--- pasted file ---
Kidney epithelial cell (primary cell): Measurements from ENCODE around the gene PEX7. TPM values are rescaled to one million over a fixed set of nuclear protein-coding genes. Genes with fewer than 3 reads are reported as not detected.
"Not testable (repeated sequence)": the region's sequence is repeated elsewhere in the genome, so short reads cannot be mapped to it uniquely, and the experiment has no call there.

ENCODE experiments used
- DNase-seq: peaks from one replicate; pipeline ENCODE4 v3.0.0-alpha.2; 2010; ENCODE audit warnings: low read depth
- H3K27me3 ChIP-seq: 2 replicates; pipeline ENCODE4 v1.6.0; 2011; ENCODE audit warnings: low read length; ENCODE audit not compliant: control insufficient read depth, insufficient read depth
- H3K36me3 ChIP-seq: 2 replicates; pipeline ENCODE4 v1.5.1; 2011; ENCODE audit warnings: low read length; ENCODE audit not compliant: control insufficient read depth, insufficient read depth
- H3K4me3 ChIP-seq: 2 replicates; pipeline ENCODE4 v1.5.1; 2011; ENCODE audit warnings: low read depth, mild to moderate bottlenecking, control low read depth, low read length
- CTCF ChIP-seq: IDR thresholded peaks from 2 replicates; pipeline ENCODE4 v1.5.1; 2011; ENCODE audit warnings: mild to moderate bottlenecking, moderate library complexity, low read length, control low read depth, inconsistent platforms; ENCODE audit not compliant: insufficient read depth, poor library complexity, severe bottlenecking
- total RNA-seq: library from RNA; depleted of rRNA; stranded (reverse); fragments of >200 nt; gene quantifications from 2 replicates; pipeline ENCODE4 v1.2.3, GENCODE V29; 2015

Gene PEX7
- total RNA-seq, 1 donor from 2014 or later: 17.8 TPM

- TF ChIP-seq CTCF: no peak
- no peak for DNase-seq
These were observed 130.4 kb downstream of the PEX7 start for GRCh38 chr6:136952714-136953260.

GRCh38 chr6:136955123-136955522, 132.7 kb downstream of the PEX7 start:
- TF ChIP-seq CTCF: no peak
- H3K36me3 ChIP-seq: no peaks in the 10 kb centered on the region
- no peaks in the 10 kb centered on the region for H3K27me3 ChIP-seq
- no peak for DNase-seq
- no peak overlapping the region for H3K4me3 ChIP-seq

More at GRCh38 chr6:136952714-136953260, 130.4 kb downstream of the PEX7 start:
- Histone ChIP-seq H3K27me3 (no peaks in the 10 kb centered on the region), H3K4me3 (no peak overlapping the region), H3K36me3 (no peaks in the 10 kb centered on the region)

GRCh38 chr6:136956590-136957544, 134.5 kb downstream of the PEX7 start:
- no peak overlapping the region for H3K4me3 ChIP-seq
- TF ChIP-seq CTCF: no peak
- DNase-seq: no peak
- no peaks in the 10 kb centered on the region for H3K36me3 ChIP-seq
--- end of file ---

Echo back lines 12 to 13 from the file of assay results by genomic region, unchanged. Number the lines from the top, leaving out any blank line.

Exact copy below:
- TF ChIP-seq CTCF: no peak
- no peak for DNase-seq